Rosine and Pauline spending time together.   At the Alive Inside Foundation, we want to empower as many people as possible to experience connecting with our forgotten elders.  A few days ago, in our newsletter, we shared a picture of, Pauline, a student, sharing time with an 89-year-old Mexican/French woman named Rosine. The same day the newsletter went out, we learned Rosine passed.  This affected all of us.  Here are the words of the volunteers who worked with Rosine- First, Pauline's teacher, Bernadette:"Life is fragile and immense.It's like music.It fascinates us in it's mystery- as soon as we approach it, it vanishes away. Today, after three months of visiting and sharing time and favorite songs with the elders, we received sad news. Rosine, the beautiful 89 years old Mexican French woman, who every time she saw my student, would say ... "Oh Pauline ... my music!"  ... has passed away. We all feel very sad for her loss.At the same time, we feel deeply grateful for the opportunity to see her die in peace, full and happy. During her last months, Rosine and Paulina made a beautiful bond. Through time, storytelling, music and Paulina´s presence, Rosine recovered part of her history and identity. She smiled and enjoyed life again. Every time she listened to her songs, she was transformed. Every time she saw Paulina, she knew she would experience something good. She made Paulina her confidant, her friend. In our last visit, Paulina gave her a photo album of their experience. Rosine was happy.  Some of the pages from the book Pauline made Rosine are below. This experience was possible due to the support of these generous institutions: Iberoamerican University, Bringas Haghenbeck Foundation, and The Alive Inside Foundation. Thank you all.We are who we are because someone trusted in us.                                                           -Bernadette González   Sharing stories and favorite songs! Pauline's words:"Rosine was a very intelligent woman, full of such complex qualities that even with all the time in the world, it would be impossible to finish knowing her or finish learning from her.When I heard the news today, I was stunned, I did not know what to think. She left me a lot of good things which I find difficult to express.  Due to our different perspectives, she opened my mind and provoked thoughts I have never considered. In our life, people pass by without us realizing what they have to offer, or what we can offer to them. I am glad to have met her and helped her achieve a more positive vision of her life.  It will be very difficult to forget her since she marked our lives, making her unforgettable.  I listened to her experience in life and now I understand there is no way to describe her.She was an exceptional and wonderful woman, full of courage, talent, charisma, happiness, and intelligence.To be with her caused me a great emotion, I felt we had plenty of time to be together and endlessly talk or listen to music. I was wishing to be always near her without paying attention to time.Today, I can only thank Rosine for everything she taught me, and for all the questions she provoked in me.I will miss you,              Paulina González Luna Ruiz"  Page one of the book Pauline made for Rosine- 'The story of Rosine's life..." Rosine, you have been loved,you will be missed!
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    How to Love: Legendary Zen Buddhist Teacher Thich Nhat Hanh on Mastering the Art of “Interbeing” by Brainpickings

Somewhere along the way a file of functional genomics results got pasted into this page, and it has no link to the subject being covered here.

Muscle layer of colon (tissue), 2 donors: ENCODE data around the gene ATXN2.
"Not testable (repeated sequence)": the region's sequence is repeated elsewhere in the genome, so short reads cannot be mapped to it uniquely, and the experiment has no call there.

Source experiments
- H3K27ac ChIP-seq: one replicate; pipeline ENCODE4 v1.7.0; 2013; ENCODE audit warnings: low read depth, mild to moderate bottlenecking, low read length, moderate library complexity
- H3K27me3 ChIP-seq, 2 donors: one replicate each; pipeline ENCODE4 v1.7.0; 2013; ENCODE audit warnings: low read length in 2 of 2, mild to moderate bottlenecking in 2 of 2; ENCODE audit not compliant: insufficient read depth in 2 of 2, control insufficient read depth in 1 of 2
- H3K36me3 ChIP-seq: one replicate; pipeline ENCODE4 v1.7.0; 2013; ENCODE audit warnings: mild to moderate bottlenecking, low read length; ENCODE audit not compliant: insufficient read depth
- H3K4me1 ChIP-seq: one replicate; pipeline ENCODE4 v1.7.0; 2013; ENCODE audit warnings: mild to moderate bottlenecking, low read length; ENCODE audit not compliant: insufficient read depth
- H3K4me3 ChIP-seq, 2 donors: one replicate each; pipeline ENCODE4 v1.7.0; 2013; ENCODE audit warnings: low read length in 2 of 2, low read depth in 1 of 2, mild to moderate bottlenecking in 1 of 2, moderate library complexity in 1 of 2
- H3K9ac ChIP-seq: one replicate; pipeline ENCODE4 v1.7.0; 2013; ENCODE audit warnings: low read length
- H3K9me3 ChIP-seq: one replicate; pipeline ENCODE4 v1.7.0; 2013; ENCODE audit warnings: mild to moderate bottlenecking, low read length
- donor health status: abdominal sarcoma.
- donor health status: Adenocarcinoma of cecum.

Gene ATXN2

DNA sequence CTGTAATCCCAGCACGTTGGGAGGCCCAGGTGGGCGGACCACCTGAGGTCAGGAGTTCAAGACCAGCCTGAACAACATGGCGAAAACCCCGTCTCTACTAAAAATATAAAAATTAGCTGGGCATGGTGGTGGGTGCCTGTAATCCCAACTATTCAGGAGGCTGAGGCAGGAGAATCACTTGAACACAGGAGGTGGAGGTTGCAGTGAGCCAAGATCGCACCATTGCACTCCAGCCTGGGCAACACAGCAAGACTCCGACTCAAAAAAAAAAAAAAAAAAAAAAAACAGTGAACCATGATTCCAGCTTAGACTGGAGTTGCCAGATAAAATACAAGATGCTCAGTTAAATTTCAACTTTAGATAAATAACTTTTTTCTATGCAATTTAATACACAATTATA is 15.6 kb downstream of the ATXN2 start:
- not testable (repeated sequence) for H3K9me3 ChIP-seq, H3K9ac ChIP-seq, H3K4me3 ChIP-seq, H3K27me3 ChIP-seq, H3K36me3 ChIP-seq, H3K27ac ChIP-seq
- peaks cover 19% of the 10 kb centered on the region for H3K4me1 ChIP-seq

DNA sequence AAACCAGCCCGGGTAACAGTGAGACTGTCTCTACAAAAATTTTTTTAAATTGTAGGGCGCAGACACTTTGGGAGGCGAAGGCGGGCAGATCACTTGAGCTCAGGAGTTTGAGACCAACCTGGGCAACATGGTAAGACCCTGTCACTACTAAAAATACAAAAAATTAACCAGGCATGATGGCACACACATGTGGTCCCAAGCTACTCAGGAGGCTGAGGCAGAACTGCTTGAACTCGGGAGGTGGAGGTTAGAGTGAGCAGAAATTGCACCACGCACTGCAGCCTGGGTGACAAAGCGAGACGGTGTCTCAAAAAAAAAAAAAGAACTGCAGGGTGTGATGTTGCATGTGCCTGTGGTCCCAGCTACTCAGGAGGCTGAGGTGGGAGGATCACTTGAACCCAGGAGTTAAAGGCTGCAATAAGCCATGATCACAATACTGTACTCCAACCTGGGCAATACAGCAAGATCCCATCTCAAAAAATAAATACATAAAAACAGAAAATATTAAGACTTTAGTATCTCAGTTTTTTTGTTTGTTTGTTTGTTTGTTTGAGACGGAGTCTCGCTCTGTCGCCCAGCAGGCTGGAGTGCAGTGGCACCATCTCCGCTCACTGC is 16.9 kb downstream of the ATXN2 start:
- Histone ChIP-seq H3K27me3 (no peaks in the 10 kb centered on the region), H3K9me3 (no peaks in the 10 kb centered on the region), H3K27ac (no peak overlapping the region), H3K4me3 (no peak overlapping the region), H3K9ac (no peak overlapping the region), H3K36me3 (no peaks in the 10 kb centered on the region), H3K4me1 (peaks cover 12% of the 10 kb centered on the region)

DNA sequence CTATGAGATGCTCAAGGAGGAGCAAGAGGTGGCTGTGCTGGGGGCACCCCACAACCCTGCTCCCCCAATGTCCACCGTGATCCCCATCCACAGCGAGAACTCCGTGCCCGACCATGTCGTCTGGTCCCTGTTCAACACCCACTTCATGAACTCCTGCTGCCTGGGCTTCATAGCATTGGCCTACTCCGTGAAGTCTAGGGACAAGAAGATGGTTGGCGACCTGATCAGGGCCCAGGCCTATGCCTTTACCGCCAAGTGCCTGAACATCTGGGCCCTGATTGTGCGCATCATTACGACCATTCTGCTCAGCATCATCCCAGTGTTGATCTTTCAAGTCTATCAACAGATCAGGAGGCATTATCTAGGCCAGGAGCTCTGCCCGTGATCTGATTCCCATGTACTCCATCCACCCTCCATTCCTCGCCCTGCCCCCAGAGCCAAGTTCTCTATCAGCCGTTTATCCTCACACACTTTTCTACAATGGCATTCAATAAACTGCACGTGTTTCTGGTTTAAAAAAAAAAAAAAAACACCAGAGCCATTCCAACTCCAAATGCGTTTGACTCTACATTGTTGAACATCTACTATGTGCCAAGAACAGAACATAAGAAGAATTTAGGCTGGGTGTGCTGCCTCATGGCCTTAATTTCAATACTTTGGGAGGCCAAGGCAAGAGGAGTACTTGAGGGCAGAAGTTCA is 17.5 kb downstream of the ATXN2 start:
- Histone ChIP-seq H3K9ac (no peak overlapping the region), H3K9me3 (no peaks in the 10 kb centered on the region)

This edited Blog is by Brainpickings, we are sharing it because it is about all we are really trying to accomplish at the Alive Inside Foundation.  (How to love, how to master "Interbeing,") that’s what legendary Vietnamese Zen Buddhist monk, teacher, and peace activist Thich Nhat Hanh (b. October 11, 1926) explores in How to Love (public library). To receive his teachings one must make an active commitment not to succumb to the Western pathology of cynicism, our flawed self-protection mechanism that readily dismisses anything sincere and true as simplistic or naïve — even if, or precisely because, we know that all real truth and sincerity are simple by virtue of being true and sincere. At the heart of Nhat Hanh’s teachings is the idea that “understanding is love’s other name” — that to love another means to fully understand his or her suffering. (“Suffering” sounds rather dramatic, but in Buddhism it refers to any source of profound dissatisfaction — be it physical or psychoemotional or spiritual.) Understanding, after all, is what everybody needs — but even if we grasp this on a theoretical level, we habitually get too caught in the smallness of our fixations to be able to offer such expansive understanding. He illustrates this mismatch of scales with an apt metaphor: If you pour a handful of salt into a cup of water, the water becomes undrinkable. But if you pour the salt into a river, people can continue to draw the water to cook, wash, and drink. The river is immense, and it has the capacity to receive, embrace, and transform. When our hearts are small, our understanding and compassion are limited, and we suffer. We can’t accept or tolerate others and their shortcomings, and we demand that they change. But when our hearts expand, these same things don’t make us suffer anymore. We have a lot of understanding and compassion and can embrace others. We accept others as they are, and then they have a chance to transform. Illustration from Hug Me by Simona Ciraolo The question then becomes how to grow our own hearts, which begins with a commitment to understand and bear witness to our own suffering: When we feed and support our own happiness, we are nourishing our ability to love. That’s why to love means to learn the art of nourishing our happiness. Understanding someone’s suffering is the best gift you can give another person. Understanding is love’s other name. If you don’t understand, you can’t love. And yet because love is a learned “dynamic interaction,” we form our patterns of understanding — and misunderstanding — early in life, by osmosis and imitation rather than conscious creation. Echoing what Western developmental psychology knows about the role of “positivity resonance” in learning love, Nhat Hanh writes: If our parents didn’t love and understand each other, how are we to know what love looks like? … The most precious inheritance that parents can give their children is their own happiness. Our parents may be able to leave us money, houses, and land, but they may not be happy people. If we have happy parents, we have received the richest inheritance of all. Illustration by Maurice Sendak from Open House for Butterflies by Ruth Krauss Nhat Hanh points out the crucial difference between infatuation, which replaces any real understanding of the other with a fantasy of who he or she can be for us, and true love: Often, we get crushes on others not because we truly love and understand them, but to distract ourselves from our suffering. When we learn to love and understand ourselves and have true compassion for ourselves, then we can truly love and understand another person. Out of this incomplete understanding of ourselves spring our illusory infatuations, which Nhat Hanh captures with equal parts wisdom and wit: Sometimes we feel empty; we feel a vacuum, a great lack of something. We don’t know the cause; it’s very vague, but that feeling of being empty inside is very strong. We expect and hope for something much better so we’ll feel less alone, less empty. The desire to understand ourselves and to understand life is a deep thirst. There’s also the deep thirst to be loved and to love. We are ready to love and be loved. It’s very natural. But because we feel empty, we try to find an object of our love. Sometimes we haven’t had the time to understand ourselves, yet we’ve already found the object of our love. When we realize that all our hopes and expectations of course can’t be fulfilled by that person, we continue to feel empty. You want to find something, but you don’t know what to search for. In everyone there’s a continuous desire and expectation; deep inside, you still expect something better to happen. That is why you check your email many times a day! Illustration from The Missing Piece Meets the Big O, Shel Silverstein’s minimalist allegory of true love Real, truthful love, he argues, is rooted in four elements — loving kindness, compassion, joy, and equanimity — fostering which lends love “the element of holiness.” The first of them addresses this dialogic relationship between our own suffering and our capacity to fully understand our loved ones: The essence of loving kindness is being able to offer happiness. You can be the sunshine for another person. You can’t offer happiness until you have it for yourself. So build a home inside by accepting yourself and learning to love and heal yourself. Learn how to practice mindfulness in such a way that you can create moments of happiness and joy for your own nourishment. Then you have something to offer the other person. […] If you have enough understanding and love, then every moment — whether it’s spent making breakfast, driving the car, watering the garden, or doing anything else in your day — can be a moment of joy. This interrelatedness of self and other is manifested in the fourth element as well, equanimity, the Sanskrit word for which — upeksha — is also translated as “inclusiveness” and “nondiscrimination”: In a deep relationship, there’s no longer a boundary between you and the other person. You are her and she is you. Your suffering is her suffering. Your understanding of your own suffering helps your loved one to suffer less. Suffering and happiness are no longer individual matters. What happens to your loved one happens to you. What happens to you happens to your loved one. […] In true love, there’s no more separation or discrimination. His happiness is your happiness. Your suffering is his suffering. You can no longer say, “That’s your problem.” Supplementing the four core elements are also the subsidiary elements of trust and respect, the currency of love’s deep mutuality: When you love someone, you have to have trust and confidence. Love without trust is not yet love. Of course, first you have to have trust, respect, and confidence in yourself. Trust that you have a good and compassionate nature. You are part of the universe; you are made of stars. When you look at your loved one, you see that he is also made of stars and carries eternity inside. Looking in this way, we naturally feel reverence. True love cannot be without trust and respect for oneself and for the other person. Illustration by Julie Paschkis from Pablo Neruda: Poet of the People by Monica Brown The essential mechanism for establishing such trust and respect is listening — something so frequently extolled by Western psychologists, therapists, and sage grandparents that we’ve developed a special immunity to hearing it. And yet when Nhat Hanh reframes this obvious insight with the gentle elegance of his poetics, it somehow bypasses the rational cynicism of the jaded modern mind and registers directly in the soul: To love without knowing how to love wounds the person we love. To know how to love someone, we have to understand them. To understand, we need to listen. […] When you love someone, you should have the capacity to bring relief and help him to suffer less. This is an art. If you don’t understand the roots of his suffering, you can’t help, just as a doctor can’t help heal your illness if she doesn’t know the cause. You need to understand the cause of your loved one’s suffering in order to help bring relief. […] The more you understand, the more you love; the more you love, the more you understand. They are two sides of one reality. The mind of love and the mind of understanding are the same. Echoing legendary Zen teacher D.T. Suzuki’s memorable aphorism that “the ego-shell in which we live is the hardest thing to outgrow,” Nhat Hanh considers how the notion of the separate, egoic “I” interrupts the dialogic flow of understanding — the “interbeing,” to use his wonderfully poetic and wonderfully precise term, that is love: Often, when we say, “I love you” we focus mostly on the idea of the “I” who is doing the loving and less on the quality of the love that’s being offered. This is because we are caught by the idea of self. We think we have a self. But there is no such thing as an individual separate self. A flower is made only of non-flower elements, such as chlorophyll, sunlight, and water. If we were to remove all the non-flower elements from the flower, there would be no flower left. A flower cannot be by herself alone. A flower can only inter-be with all of us… Humans are like this too. We can’t exist by ourselves alone. We can only inter-be. I am made only of non-me elements, such as the Earth, the sun, parents, and ancestors. In a relationship, if you can see the nature of interbeing between you and the other person, you can see that his suffering is your own suffering, and your happiness is his own happiness. With this way of seeing, you speak and act differently. This in itself can relieve so much suffering. The remainder of How to Love explores the simple, profoundly transformative daily practices of love and understanding, which apply not only to romantic relationships but to all forms of “interbeing.”  (Blog by Brainpickings)